The secret to Abraham LaBoriel’s lasting impact on popular music will probably never be fully chronicled. Behind his quiet, genial smile and gentle demeanor lies a wealth of talent and experience — the kind that defines genres. If you’ve ever wondered who put down those glorious bass riffs on the original soundtrack of Saturday Night Fever or the stylish solos on Larry Carlton’s debut album, LaBoriel is his name. He has contributed to some of the finest jazz and pop albums, recording over four thousand tracks since 1971.
Understanding the scope of LaBoriel’s work can often be a daunting task. His album credits read more like a Who’s Who of the music world. Compiling a list of artists who list him as a collaborator and session musician is a pointless task. Finding out which artists he hasn’t worked with is a far easier one. Like his accomplished contemporary and session bass guitar player Leland Sklar, LaBoriel is humble to a fault and stands as a hero to the working jazz session musician.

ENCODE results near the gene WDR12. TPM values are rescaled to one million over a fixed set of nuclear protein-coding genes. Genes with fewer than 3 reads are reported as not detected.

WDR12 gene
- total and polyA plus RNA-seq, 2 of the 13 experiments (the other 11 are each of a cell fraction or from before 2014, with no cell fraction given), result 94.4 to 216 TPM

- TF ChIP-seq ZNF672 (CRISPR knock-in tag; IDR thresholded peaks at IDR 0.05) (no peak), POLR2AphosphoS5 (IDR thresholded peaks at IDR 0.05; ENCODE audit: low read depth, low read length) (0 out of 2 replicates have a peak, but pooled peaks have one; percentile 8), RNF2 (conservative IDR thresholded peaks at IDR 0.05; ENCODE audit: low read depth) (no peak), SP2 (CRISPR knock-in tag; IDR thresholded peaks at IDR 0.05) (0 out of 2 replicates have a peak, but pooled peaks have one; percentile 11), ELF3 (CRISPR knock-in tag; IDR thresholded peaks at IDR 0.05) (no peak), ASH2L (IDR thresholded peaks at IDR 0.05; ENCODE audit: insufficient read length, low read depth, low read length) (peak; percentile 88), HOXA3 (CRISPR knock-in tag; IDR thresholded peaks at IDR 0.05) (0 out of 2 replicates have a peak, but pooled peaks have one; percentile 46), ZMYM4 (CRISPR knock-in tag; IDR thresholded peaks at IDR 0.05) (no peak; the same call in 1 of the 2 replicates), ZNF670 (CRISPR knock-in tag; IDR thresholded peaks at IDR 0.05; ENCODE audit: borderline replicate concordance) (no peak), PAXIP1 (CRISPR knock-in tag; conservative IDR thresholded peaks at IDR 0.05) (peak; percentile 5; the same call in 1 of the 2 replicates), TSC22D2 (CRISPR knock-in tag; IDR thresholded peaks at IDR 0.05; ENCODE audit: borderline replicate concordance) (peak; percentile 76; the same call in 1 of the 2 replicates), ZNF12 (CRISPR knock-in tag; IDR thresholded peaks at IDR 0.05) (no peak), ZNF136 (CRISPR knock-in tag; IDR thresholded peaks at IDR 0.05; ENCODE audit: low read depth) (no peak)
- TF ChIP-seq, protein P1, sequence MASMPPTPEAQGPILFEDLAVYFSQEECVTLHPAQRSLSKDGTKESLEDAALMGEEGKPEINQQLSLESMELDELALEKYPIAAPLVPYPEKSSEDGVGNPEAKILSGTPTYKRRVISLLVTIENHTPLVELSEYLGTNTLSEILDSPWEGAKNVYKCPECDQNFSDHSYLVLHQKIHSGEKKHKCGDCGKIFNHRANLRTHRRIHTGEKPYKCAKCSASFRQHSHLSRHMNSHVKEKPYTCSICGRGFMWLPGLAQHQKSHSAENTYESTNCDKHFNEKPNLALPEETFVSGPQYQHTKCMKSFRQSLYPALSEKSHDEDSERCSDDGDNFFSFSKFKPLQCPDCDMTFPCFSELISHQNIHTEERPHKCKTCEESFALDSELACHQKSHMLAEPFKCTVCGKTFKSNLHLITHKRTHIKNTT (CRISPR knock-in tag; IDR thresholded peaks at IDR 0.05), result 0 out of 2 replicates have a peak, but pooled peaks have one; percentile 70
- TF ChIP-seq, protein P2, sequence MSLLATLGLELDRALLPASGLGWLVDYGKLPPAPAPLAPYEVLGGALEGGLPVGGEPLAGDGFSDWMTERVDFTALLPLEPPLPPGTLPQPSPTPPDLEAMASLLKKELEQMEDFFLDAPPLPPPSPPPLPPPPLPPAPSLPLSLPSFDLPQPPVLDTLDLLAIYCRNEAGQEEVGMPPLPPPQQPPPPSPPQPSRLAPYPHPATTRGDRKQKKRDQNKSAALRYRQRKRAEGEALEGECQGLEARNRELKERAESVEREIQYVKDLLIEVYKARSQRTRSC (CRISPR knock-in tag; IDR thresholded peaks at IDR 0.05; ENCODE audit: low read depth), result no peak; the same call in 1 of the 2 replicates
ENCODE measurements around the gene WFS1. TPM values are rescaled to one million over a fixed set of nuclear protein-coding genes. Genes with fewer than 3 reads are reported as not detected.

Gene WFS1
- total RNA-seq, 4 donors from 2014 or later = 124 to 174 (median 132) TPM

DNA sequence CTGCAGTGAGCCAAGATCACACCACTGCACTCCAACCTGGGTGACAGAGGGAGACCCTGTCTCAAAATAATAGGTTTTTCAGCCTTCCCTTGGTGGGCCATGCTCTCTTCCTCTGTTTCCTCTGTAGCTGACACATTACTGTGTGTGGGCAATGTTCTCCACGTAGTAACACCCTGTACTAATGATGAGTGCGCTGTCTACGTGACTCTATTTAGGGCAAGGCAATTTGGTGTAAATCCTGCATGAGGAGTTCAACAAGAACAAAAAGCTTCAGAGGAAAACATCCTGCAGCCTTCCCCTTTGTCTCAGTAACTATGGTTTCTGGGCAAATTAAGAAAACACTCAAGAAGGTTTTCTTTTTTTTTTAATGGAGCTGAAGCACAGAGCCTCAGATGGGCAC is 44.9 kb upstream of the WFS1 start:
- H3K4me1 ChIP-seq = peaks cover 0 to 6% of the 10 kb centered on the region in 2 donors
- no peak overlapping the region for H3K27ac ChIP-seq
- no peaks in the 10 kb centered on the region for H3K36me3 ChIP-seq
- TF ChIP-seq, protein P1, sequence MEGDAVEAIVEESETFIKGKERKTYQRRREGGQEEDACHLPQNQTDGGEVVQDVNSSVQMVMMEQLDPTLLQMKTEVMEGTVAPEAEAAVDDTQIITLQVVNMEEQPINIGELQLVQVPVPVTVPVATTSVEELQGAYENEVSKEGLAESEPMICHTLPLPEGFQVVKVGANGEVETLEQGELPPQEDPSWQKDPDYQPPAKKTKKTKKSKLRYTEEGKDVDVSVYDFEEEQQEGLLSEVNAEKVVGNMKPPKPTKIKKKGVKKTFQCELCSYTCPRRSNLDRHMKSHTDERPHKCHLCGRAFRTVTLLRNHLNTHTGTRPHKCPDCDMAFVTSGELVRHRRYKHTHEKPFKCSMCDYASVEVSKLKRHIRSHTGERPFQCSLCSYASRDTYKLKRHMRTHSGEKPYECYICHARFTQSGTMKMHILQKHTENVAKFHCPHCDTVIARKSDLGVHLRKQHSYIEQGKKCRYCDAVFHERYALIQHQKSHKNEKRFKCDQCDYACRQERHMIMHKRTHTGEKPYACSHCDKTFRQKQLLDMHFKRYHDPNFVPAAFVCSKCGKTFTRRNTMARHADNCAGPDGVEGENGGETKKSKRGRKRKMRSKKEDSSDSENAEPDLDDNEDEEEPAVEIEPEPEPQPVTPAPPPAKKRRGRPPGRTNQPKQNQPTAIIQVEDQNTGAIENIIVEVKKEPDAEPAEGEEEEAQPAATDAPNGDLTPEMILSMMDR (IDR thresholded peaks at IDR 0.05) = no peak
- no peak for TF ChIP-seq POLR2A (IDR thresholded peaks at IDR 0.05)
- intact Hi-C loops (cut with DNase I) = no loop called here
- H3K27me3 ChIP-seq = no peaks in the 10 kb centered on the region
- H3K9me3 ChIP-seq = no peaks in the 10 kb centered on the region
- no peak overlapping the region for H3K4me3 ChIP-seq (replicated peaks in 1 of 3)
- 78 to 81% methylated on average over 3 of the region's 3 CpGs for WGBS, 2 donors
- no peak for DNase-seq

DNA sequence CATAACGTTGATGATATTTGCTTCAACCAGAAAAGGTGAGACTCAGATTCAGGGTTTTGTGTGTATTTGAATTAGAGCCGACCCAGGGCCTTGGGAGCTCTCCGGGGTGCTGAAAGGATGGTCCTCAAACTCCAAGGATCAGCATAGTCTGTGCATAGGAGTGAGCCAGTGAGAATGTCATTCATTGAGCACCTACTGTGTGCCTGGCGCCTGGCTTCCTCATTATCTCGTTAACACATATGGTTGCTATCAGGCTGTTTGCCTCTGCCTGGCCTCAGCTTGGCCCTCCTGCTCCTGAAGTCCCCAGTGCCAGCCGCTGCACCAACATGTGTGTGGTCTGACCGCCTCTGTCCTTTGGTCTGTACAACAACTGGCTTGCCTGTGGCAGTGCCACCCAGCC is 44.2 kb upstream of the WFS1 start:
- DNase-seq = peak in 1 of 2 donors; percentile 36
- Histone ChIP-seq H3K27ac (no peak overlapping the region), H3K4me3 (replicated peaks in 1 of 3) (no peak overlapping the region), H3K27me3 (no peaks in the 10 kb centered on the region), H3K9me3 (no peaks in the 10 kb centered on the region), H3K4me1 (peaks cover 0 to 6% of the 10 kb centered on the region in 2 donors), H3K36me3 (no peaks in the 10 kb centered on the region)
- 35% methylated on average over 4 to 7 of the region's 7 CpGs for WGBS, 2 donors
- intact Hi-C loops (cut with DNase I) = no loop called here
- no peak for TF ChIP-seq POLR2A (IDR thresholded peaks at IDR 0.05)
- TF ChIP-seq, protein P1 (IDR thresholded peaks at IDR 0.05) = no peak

While he is no stranger to the recording studio, his nine solo jazz albums starting with ‘The New Quartet’ in 1973 with Gary Burton to ‘Reyes y Sacerdotes’ in 2011 reveal a gutsy, free-spirited joy rarely heard on popular records. He continues to work with some of the luminaries of the jazz world including drummer Steve Gadd, trumpet player Phill Driscoll, bandleader and pianist Herbie Hancock, guitarist João Gilberto, singer Al Jarreau and guitarist Lee Ritenour.
For a guitarist from Mexico who lost the tip of his index finger when he was four, LaBoriel continues to be a beacon of superlative musicianship and humility in a world where stardom seems to stand against being a good person. Nice guys don’t always finish last. Just ask Abraham LaBoriel.